Auto Tester

Β· 636 words Β· 3 minute read

So, as a solo developer, it’s extremely hard to juggle with all the numbers for balancing.

To help me with that, an automated tester was deployed to help me quickly validate my design changes.

Here’s a snippet of it in action:

Auto Tester πŸ”—

I first have the idea of automated testing since my revamp of player and enemy code base. Although still separated, a lot of the designs for player and enemy were structured to be similar. I quite fascinated by some automation test talks from GDC, and figure it should be extremely useful for my game to have one. Though I never went the extra mile to setup an automated test, my later systems are often written with automated tests in mind.

Fast forward to me making a spinoff project, I only want to hack together something somewhat enjoyable as fast a possible. But Survivor-like gameplay takes quite some effort both physically and mentally to play through, and it is also extremely time consuming to do playtest myself. I’m not quite ready to lose my friends to an unbalanced gameplay so I decided it’s time to deploy an automated tester.

Auto Tester for Autopanic Zero πŸ”—

Auto Tester for Autopanic Zero

Automated tester for Autopanic Zero is pretty rudimentary. All it does is:

  • Always target nearest enemy
  • Having a preferred distance from target
  • Shoot constantly
  • Initially dash whenever available, I later make it assess how surrounded it is to trigger the dash

But it is already useful enough to validate the general balance before I had to dive in and check the experience in depth. This helped me focusing on broad strokes when tweaking my game instead of burying myself in details.

So I’m quite happy with the results. Still, there’s only combat in Zero which makes it trivial to implement, but Autopanic has much more interactions to consider.

A detour at Sigono πŸ”—

For some reason I have the privilege to work in Sigono, the studio behind the excellent OPUS: Echo of Starsong.

I’ve been helping to port the game to iOS and to save performance in a finished product without full picture of the code base is a trial and error effort. Thankfully they have a automated testing system with automated screen recording which helped me check the result of my tweak without me having to play through the whole game.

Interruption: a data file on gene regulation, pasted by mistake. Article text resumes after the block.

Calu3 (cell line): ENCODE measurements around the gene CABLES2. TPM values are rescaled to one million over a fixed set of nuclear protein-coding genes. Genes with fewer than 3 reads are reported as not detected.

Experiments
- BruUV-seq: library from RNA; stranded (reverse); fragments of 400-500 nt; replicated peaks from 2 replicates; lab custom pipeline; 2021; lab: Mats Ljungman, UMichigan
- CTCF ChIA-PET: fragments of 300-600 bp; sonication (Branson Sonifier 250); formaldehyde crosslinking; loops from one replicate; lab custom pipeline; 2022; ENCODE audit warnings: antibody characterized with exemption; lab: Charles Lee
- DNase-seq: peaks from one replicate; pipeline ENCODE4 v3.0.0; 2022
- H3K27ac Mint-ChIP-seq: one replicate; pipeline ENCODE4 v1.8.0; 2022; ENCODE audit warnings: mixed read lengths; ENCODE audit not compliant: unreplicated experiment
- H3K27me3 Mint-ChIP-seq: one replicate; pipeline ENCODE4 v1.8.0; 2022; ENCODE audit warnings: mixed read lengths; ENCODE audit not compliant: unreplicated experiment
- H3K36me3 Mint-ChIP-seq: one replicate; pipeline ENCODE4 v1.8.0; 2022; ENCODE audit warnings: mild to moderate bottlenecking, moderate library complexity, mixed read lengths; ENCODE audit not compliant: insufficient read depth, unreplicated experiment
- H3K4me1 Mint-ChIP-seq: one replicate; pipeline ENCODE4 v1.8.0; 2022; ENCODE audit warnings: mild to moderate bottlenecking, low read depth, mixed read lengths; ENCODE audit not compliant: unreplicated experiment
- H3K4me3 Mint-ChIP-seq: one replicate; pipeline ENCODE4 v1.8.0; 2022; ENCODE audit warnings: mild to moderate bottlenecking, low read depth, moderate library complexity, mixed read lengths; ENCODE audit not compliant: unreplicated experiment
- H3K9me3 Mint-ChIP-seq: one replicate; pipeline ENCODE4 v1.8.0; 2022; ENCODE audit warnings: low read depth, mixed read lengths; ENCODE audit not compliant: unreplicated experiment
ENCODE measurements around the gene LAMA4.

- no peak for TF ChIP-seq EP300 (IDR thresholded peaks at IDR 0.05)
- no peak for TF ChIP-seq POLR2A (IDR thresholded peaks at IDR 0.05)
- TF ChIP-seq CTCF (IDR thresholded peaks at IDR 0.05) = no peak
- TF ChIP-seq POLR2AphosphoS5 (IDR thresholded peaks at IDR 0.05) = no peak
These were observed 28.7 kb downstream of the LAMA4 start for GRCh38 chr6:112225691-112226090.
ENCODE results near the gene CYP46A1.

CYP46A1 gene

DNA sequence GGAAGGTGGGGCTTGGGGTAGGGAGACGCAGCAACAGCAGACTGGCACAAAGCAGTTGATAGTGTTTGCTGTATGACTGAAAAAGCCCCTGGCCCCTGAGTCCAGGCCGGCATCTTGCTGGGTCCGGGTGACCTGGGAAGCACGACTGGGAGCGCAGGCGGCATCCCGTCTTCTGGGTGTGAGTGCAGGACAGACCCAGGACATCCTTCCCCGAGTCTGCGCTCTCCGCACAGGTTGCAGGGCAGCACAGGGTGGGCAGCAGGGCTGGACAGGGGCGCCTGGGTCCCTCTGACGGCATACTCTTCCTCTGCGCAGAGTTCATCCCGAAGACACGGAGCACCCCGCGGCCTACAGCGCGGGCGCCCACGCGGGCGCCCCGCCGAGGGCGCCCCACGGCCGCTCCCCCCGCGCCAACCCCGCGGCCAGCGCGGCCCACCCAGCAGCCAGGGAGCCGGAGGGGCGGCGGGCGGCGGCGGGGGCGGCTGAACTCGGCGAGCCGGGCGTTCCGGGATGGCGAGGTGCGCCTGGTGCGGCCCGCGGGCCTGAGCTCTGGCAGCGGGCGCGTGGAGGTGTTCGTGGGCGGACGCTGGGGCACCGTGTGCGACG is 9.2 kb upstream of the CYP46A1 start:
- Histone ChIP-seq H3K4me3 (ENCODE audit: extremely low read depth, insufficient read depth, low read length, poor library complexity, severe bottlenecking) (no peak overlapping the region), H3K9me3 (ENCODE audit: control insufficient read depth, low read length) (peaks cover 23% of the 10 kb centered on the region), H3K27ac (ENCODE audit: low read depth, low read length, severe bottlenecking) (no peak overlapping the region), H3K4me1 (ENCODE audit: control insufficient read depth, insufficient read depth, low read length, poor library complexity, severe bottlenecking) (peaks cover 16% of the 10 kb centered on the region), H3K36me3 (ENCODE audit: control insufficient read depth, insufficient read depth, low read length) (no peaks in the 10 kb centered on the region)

Their automated system more than once saved my ass, and solidifies my desire to finally implement automated tester in Autopanic.

Auto Tester for Autopanic πŸ”—

So automated tester in Autopanic is deployed to do the following:

  • Clear an encounter
  • Reach reward and claim it
  • Move towards a randomly selected exit and use it
  • Interact with shops
  • Die
  • Repeat infinitely

The tester tries to mimic an actual gameplay and only teleports when needed (since I haven’t implemented a proper path finding algorithm).

It’s not smart enough to win the game on its own, but it is robust enough to consistently making to the first boss and occasionally winning. When I really need it to make it to the end, I’ll just lock its health so it can power through.

Autopanic is an absurd project for a solo developer if I’m being honest. Some design choices intentionally adds burden to the system, zero load screen and no cut policy isn’t something I’d recommend trying without proper experience, but that’s where I am right now. So the deployment of automated tester really helped a lot, and has since helped me with:

  • Continuously sanity checking the healthiness of the code base and the overall performance
  • Infinite retrying to help identify rare bugs
  • A quick validation of the overall game balance
  • A quick method to generate believable gameplay and screenshots without me having to play

Automated testing is basically free quality assurance workforce. I think small developers will benefit a lot from deploying one.